Wayward Pines is the kind of show that defies you to answer the question “What is it about?” without giving away what it’s about. As soon as you hear the name M. Night Shyamalan, whatever you’re watching, you’re going to start scouring each scene for clues… clues to the almighty Twist. (Spoilers start mid-way though this post, with a warning.)

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Produced by Shyamalan, Wayward Pines is based on a series of novels of the same name by Blake Crouch. Season 2 just started, and I couldn’t decide if I was excited about it or not. So I rewatched the pilot, which I remember a suspenseful and riveting. The first half of the first season, up to The Twist, kept me guessing, theorizing, and eager for the next week. After that investment, I wanted to stay engaged — it was the summer TV season, after all — so I kept with it and more or less enjoyed it. It’s now, having all of the information about what the show is about, that I realize the pilot isn’t that good. It’s pretty awful. Continue reading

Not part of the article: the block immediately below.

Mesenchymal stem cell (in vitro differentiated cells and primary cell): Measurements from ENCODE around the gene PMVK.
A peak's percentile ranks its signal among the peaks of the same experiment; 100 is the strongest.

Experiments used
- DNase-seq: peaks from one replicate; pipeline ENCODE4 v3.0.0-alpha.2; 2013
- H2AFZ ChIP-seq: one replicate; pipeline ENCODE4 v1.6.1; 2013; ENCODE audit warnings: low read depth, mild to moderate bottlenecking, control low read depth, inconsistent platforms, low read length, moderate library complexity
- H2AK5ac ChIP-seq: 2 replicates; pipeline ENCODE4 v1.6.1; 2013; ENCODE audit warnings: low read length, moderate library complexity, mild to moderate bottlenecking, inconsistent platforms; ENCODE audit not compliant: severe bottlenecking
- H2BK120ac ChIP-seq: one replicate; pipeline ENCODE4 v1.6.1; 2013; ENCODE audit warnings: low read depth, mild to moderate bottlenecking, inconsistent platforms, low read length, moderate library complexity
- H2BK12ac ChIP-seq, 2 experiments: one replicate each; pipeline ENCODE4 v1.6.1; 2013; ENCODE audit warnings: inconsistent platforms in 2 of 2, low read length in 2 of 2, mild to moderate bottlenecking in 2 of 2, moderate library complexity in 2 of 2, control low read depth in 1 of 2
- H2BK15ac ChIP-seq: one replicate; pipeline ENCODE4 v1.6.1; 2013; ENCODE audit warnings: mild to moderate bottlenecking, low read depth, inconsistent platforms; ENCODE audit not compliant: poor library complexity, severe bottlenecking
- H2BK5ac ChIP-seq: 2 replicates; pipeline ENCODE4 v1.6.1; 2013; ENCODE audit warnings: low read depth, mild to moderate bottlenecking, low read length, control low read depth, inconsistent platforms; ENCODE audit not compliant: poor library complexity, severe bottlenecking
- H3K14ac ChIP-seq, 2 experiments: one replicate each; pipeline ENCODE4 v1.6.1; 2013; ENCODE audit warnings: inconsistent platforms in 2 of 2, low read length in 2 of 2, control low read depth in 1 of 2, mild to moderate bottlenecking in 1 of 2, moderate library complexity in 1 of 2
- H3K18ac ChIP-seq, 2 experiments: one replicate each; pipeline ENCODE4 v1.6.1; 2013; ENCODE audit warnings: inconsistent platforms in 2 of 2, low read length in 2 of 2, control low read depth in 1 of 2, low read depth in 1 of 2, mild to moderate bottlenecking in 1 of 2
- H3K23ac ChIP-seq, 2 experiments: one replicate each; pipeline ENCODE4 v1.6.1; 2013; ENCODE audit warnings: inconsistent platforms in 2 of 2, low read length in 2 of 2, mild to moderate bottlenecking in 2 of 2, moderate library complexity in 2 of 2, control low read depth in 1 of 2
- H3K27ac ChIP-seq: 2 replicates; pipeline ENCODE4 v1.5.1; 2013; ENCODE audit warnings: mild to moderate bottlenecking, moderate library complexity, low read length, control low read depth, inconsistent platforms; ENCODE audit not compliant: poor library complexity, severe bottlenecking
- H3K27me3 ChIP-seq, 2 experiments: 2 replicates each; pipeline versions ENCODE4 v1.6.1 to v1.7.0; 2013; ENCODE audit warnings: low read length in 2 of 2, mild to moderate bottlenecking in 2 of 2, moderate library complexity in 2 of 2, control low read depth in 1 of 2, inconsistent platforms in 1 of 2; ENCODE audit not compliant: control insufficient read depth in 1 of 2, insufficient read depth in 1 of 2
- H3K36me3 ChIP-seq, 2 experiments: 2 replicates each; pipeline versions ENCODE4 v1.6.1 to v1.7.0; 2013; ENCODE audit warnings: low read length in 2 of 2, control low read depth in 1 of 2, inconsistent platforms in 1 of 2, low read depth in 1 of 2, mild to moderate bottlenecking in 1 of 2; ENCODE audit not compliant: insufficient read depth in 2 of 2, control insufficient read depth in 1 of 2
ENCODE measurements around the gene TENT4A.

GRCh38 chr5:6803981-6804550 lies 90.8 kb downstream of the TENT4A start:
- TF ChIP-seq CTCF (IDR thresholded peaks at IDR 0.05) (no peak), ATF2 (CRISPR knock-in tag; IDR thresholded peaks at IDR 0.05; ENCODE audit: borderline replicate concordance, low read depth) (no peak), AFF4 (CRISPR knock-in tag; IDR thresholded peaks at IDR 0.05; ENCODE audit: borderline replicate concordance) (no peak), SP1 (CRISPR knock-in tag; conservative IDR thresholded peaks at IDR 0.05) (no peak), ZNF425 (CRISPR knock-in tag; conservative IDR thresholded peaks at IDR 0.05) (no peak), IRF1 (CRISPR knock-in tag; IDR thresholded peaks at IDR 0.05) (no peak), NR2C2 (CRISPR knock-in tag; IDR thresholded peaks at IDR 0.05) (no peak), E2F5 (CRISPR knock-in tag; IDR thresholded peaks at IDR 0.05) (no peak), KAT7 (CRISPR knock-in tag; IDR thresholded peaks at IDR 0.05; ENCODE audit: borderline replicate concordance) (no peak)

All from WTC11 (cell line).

Younger and suspension of disbelief

I really wanted to like Younger. I can’t resist the if-I-knew-then-what-I-know-now fantasy (see Being Erica). Also Sutton Foster. Sutton Foster is fabulous and adorable as a theatre actress, but her talent hasn’t translated too well to the tube. If Bunheads couldn’t figure out how to make the most of this shining star when she was playing a dancer… which she is… this one needed to work extra hard.

LizaandKelseyat work1.jpg

Younger follows the misadventures of a woman in her 40s posing as a woman in her 20s to facilitate her transition back to the workforce following stay-at-home-mom life and a painful divorce. Continue reading

Jessica Jones